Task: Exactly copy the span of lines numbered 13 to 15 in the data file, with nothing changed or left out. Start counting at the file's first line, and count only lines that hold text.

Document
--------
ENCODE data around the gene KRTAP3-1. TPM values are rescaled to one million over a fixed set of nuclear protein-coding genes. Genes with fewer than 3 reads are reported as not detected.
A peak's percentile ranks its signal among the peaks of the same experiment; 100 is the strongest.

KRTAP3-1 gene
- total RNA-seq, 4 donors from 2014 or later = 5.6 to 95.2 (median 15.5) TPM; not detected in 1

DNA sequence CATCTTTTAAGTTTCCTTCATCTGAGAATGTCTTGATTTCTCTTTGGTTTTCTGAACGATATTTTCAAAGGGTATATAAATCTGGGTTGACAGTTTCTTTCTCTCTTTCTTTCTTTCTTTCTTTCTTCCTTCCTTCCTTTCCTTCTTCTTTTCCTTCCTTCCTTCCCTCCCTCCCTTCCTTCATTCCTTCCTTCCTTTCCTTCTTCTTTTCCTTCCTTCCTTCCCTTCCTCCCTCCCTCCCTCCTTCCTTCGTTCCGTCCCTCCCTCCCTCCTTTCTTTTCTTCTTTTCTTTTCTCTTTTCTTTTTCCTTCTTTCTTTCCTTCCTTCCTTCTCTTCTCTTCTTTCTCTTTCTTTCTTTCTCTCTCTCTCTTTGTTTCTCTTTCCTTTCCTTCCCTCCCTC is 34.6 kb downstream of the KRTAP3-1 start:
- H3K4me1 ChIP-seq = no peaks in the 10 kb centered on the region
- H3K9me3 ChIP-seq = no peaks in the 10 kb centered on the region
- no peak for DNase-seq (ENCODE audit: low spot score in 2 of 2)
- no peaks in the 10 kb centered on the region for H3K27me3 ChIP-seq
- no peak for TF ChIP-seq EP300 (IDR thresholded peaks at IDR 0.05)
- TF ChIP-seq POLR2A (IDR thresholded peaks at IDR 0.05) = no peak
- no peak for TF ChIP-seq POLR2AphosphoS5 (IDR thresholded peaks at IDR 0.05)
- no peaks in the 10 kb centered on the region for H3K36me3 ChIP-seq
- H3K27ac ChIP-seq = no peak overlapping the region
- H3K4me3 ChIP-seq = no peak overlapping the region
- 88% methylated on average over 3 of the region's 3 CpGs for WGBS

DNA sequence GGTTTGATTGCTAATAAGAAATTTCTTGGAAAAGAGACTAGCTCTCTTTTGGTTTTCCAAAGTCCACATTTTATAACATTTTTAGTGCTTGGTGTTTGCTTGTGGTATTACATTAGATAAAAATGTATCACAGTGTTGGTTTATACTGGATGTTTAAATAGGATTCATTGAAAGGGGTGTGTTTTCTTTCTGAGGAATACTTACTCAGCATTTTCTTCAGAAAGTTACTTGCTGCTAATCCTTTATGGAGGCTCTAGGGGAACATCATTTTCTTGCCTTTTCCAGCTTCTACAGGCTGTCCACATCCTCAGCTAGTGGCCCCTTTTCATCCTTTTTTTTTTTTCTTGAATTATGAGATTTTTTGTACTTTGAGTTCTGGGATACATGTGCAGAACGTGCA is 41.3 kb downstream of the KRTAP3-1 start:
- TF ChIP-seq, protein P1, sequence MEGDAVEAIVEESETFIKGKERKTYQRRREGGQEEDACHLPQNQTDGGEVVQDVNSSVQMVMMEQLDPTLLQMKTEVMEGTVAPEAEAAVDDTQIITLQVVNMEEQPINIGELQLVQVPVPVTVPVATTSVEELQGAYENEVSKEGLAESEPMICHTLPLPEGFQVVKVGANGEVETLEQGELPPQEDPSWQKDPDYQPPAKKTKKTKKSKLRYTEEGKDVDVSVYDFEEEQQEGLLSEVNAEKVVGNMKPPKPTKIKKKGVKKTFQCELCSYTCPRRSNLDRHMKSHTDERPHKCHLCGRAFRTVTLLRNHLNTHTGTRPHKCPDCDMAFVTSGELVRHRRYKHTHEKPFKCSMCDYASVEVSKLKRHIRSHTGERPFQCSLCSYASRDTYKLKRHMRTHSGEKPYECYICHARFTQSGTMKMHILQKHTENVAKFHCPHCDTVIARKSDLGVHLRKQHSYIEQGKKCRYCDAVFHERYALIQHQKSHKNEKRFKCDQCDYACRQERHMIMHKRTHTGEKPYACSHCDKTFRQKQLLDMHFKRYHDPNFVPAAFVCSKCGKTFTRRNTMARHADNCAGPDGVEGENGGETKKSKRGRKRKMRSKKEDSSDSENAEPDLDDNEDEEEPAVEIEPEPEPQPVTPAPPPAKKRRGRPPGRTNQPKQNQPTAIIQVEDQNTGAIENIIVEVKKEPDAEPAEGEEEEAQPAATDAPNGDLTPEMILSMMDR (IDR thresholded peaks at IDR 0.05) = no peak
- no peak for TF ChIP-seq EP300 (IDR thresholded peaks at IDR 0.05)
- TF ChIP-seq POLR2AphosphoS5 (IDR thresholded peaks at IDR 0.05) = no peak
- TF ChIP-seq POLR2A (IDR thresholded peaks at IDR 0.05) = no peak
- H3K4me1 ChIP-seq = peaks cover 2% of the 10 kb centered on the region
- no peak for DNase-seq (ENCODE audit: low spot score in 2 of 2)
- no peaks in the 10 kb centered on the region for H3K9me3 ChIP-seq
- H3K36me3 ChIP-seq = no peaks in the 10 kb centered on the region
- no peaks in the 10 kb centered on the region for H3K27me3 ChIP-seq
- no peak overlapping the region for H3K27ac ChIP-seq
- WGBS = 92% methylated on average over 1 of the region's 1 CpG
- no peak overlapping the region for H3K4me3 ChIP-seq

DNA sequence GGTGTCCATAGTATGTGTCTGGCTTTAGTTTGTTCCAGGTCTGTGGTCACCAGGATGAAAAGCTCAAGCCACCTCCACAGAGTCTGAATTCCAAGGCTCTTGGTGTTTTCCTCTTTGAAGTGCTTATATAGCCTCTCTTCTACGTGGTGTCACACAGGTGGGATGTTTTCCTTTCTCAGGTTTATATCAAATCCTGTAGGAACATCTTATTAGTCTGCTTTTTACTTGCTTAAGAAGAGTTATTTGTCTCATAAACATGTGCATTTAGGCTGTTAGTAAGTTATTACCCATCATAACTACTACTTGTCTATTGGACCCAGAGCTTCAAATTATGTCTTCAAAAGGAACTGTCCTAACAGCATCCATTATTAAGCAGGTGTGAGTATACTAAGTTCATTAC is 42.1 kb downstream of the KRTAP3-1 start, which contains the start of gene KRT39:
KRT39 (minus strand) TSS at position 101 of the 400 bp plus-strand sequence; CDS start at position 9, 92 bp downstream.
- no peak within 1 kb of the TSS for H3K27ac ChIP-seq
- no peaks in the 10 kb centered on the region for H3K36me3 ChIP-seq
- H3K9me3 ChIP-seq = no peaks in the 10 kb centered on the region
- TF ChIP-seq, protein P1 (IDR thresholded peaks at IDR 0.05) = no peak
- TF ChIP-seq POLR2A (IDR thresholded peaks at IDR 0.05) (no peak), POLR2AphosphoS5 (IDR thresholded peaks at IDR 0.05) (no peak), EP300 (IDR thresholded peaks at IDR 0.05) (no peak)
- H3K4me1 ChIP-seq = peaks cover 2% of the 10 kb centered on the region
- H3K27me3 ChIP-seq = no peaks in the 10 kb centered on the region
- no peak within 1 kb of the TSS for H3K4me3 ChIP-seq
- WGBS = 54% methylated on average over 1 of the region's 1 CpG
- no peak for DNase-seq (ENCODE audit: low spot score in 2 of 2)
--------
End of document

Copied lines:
- no peaks in the 10 kb centered on the region for H3K36me3 ChIP-seq
- H3K27ac ChIP-seq = no peak overlapping the region
- H3K4me3 ChIP-seq = no peak overlapping the region